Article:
First, the data is deconvolved with a ‘fat’ response function. All voxels that are considered to contain only one peak in this deconvolution (as determined by the peak threshold which gives an upper limit of the ratio of the second peak to the first peak) are maintained, and from these voxels a new response function is determined. This process is repeated until convergence is reached. Here we calibrate the response function on a small part of the data.
from dipy.reconst.csdeconv import recursive_response
A WM mask can shorten computation time for the whole dataset. Here it is created based on the DTI fit.
import dipy.reconst.dti as dti tenmodel = dti.TensorModel(gtab) tenfit = tenmodel.fit(data, mask=data[..., 0] > 200) from dipy.reconst.dti import fractional_anisotropy FA = fractional_anisotropy(tenfit.evals) MD = dti.mean_diffusivity(tenfit.evals) wm_mask = (np.logical_or(FA >= 0.4, (np.logical_and(FA >= 0.15, MD >= 0.0011)))) response = recursive_response(gtab, data, mask=wm_mask, sh_order=8, peak_thr=0.01, init_fa=0.08, init_trace=0.0021, iter=8, convergence=0.001, parallel=True)
We can check the shape of the signal of the response function, which should be like a pancake:
response_signal = response.on_sphere(default_sphere) # transform our data from 1D to 4D response_signal = response_signal[None, None, None, :] response_actor = actor.odf_slicer(response_signal, sphere=default_sphere, colormap='plasma') ren = window.Renderer() ren.add(response_actor) print('Saving illustration as csd_recursive_response.png') window.record(ren, out_path='csd_recursive_response.png', size=(200, 200)) if interactive: window.show(ren)
## Step 2. fODF reconstruction
After estimating a response function for one of the strategies shown above, we are ready to start the deconvolution process. Let’s import the CSD model and fit the datasets.
from dipy.reconst.csdeconv import ConstrainedSphericalDeconvModel csd_model = ConstrainedSphericalDeconvModel(gtab, response)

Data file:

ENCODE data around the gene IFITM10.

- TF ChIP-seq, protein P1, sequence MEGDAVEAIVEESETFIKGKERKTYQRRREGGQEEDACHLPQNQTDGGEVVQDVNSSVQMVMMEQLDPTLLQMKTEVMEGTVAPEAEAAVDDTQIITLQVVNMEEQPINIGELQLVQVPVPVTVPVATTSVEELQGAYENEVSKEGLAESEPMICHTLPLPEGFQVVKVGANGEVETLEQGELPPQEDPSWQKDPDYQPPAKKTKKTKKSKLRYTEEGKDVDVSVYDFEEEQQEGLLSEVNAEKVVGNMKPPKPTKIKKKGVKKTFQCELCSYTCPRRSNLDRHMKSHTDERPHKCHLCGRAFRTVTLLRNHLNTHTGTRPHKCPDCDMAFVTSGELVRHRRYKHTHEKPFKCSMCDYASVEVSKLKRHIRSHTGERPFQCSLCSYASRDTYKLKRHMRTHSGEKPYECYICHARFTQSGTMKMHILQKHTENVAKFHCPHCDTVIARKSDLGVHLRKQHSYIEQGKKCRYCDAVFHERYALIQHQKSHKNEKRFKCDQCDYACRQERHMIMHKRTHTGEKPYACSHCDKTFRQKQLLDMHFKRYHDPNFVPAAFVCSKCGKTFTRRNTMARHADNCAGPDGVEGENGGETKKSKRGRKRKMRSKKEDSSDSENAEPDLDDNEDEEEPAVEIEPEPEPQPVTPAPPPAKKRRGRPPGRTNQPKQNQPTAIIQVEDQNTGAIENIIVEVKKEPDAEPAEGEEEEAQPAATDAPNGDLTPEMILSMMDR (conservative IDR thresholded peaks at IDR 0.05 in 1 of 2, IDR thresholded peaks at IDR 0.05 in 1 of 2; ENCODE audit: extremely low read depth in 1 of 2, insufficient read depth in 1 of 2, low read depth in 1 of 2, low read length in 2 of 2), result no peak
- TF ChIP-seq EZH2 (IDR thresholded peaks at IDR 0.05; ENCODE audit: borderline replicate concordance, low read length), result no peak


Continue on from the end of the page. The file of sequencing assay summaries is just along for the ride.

For illustration purposes we will fit only a small portion of the data.
data_small = data[20:50, 55:85, 38:39] csd_fit = csd_model.fit(data_small)
Show the CSD-based ODFs also known as FODFs (fiber ODFs).
csd_odf = csd_fit.odf(default_sphere)
Here we visualize only a 30x30 region.
fodf_spheres = actor.odf_slicer(csd_odf, sphere=default_sphere, scale=0.9, norm=False, colormap='plasma') ren.add(fodf_spheres) print('Saving illustration as csd_odfs.png') window.record(ren, out_path='csd_odfs.png', size=(600, 600)) if interactive: window.show(ren)
In DIPY we also provide tools for finding the peak directions (maxima) of the
ODFs. For this purpose we recommend using
from dipy.direction import peaks_from_model csd_peaks = peaks_from_model(model=csd_model, data=data_small, sphere=default_sphere, relative_peak_threshold=.5, min_separation_angle=25, parallel=True) window.clear(ren) fodf_peaks = actor.peak_slicer(csd_peaks.peak_dirs, csd_peaks.peak_values) ren.add(fodf_peaks) print('Saving illustration as csd_peaks.png') window.record(ren, out_path='csd_peaks.png', size=(600, 600)) if interactive: window.show(ren)
We can finally visualize both the ODFs and peaks in the same space.
fodf_spheres.GetProperty().SetOpacity(0.4) ren.add(fodf_spheres) print('Saving illustration as csd_both.png') window.record(ren, out_path='csd_both.png', size=(600, 600)) if interactive: window.show(ren)
J-D. Tournier, F. Calamante and A. Connelly, “Robust determination of the fibre orientation distribution in diffusion MRI: Non-negativity constrained super-resolved spherical deconvolution”, Neuroimage, vol. 35, no. 4, pp. 1459-1472, 2007.
C.M.W. Tax, B. Jeurissen, S.B. Vos, M.A. Viergever, A. Leemans, “Recursive calibration of the fiber response function for spherical deconvolution of diffusion MRI data”, Neuroimage, vol. 86, pp. 67-80, 2014.
Example source code
You can download
the full source code of this example. This same script is also included in the dipy source distribution under the